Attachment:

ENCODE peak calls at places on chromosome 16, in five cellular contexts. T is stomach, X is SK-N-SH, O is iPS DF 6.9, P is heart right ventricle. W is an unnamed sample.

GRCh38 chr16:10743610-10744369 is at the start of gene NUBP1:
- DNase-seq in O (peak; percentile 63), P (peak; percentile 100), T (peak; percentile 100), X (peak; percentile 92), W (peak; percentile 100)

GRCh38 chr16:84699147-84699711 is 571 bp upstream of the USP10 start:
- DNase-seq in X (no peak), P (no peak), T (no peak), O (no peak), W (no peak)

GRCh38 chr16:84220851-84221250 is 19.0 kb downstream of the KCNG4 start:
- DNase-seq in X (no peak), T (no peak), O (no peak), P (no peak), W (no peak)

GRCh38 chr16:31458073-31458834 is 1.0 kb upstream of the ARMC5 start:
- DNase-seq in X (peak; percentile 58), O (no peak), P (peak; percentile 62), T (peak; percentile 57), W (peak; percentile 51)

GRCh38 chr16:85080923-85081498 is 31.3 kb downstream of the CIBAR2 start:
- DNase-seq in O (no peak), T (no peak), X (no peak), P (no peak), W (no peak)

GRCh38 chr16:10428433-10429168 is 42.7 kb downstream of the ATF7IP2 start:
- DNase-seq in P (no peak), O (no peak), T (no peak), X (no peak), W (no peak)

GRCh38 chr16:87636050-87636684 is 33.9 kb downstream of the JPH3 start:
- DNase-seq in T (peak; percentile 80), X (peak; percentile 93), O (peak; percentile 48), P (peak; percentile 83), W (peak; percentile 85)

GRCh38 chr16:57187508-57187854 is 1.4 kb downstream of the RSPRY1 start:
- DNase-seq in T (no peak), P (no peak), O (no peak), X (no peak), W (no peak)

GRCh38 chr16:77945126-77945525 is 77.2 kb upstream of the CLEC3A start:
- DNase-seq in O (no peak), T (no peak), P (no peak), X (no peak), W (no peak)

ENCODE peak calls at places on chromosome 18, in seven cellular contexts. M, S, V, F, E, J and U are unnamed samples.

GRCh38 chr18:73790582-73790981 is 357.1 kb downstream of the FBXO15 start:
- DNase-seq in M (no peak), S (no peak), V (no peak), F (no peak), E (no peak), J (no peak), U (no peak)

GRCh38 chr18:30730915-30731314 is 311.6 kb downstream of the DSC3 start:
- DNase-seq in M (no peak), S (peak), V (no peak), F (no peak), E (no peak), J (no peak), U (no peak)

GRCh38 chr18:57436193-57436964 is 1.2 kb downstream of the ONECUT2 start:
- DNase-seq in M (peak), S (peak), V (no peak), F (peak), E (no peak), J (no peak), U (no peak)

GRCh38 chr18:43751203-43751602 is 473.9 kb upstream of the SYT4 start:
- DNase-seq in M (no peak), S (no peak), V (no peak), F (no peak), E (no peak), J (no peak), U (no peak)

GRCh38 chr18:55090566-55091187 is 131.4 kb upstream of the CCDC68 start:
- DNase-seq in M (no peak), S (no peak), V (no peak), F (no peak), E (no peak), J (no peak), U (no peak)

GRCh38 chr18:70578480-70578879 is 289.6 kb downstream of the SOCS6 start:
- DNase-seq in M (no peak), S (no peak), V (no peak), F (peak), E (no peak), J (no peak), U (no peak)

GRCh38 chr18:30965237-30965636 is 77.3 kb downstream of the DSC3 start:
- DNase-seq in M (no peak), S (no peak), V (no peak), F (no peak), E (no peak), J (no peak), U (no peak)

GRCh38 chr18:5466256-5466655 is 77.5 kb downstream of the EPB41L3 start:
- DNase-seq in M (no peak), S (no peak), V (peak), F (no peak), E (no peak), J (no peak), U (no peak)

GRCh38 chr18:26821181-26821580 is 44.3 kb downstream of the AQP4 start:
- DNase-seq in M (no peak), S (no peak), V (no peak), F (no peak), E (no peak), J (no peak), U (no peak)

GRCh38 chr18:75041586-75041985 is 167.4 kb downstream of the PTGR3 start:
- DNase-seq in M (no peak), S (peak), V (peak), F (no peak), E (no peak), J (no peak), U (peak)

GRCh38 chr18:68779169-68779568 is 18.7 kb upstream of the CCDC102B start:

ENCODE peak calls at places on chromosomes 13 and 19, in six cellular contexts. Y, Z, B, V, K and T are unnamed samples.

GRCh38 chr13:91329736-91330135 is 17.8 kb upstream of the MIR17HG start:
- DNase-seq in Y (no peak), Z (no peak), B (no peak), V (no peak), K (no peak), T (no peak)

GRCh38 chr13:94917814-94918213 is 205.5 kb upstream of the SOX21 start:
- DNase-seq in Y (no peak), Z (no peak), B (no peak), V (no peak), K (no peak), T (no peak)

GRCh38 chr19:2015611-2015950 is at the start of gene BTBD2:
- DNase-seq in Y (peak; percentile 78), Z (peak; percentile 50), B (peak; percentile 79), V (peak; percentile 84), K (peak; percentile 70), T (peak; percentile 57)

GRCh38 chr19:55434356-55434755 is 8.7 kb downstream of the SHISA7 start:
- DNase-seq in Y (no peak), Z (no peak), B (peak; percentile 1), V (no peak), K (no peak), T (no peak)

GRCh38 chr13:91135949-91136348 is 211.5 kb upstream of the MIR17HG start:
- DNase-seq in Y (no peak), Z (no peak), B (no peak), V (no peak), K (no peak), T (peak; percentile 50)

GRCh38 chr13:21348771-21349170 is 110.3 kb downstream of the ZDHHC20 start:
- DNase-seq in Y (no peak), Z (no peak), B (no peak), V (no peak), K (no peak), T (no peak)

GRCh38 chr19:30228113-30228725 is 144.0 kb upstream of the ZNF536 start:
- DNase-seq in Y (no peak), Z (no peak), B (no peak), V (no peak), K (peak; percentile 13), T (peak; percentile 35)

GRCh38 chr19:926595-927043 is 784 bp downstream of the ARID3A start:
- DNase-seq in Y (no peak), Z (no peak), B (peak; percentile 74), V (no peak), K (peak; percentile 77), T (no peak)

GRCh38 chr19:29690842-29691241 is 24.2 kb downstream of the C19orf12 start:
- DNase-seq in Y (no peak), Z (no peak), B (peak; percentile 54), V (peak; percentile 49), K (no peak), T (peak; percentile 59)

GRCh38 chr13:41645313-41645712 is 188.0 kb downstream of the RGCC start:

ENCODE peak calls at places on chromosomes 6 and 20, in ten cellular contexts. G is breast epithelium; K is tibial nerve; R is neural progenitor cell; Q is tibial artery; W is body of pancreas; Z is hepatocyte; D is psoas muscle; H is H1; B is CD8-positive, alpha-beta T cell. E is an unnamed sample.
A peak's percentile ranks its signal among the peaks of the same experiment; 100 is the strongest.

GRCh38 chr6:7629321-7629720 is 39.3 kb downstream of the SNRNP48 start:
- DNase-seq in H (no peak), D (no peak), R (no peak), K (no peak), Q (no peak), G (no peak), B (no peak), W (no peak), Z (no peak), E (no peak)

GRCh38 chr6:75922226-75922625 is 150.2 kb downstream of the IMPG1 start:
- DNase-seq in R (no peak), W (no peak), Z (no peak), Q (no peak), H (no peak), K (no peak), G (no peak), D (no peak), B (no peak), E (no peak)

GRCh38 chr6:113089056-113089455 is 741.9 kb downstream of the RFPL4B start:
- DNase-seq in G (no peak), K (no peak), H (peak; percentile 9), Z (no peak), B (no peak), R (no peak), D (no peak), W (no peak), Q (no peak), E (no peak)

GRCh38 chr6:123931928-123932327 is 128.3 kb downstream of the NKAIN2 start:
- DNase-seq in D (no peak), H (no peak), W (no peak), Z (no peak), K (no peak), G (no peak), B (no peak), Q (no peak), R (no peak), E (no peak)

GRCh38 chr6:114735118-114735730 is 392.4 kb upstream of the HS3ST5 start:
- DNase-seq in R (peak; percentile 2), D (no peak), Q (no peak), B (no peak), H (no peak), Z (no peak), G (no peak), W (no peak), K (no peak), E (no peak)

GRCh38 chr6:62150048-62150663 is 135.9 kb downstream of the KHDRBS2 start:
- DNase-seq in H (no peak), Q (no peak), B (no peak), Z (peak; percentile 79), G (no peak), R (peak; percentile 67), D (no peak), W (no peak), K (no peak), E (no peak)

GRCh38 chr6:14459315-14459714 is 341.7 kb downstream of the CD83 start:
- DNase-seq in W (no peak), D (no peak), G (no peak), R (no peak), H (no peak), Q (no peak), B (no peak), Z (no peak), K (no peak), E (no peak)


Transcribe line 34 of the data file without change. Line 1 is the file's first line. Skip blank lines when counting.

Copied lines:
- DNase-seq in M (no peak), S (no peak), V (no peak), F (no peak), E (no peak), J (no peak), U (no peak)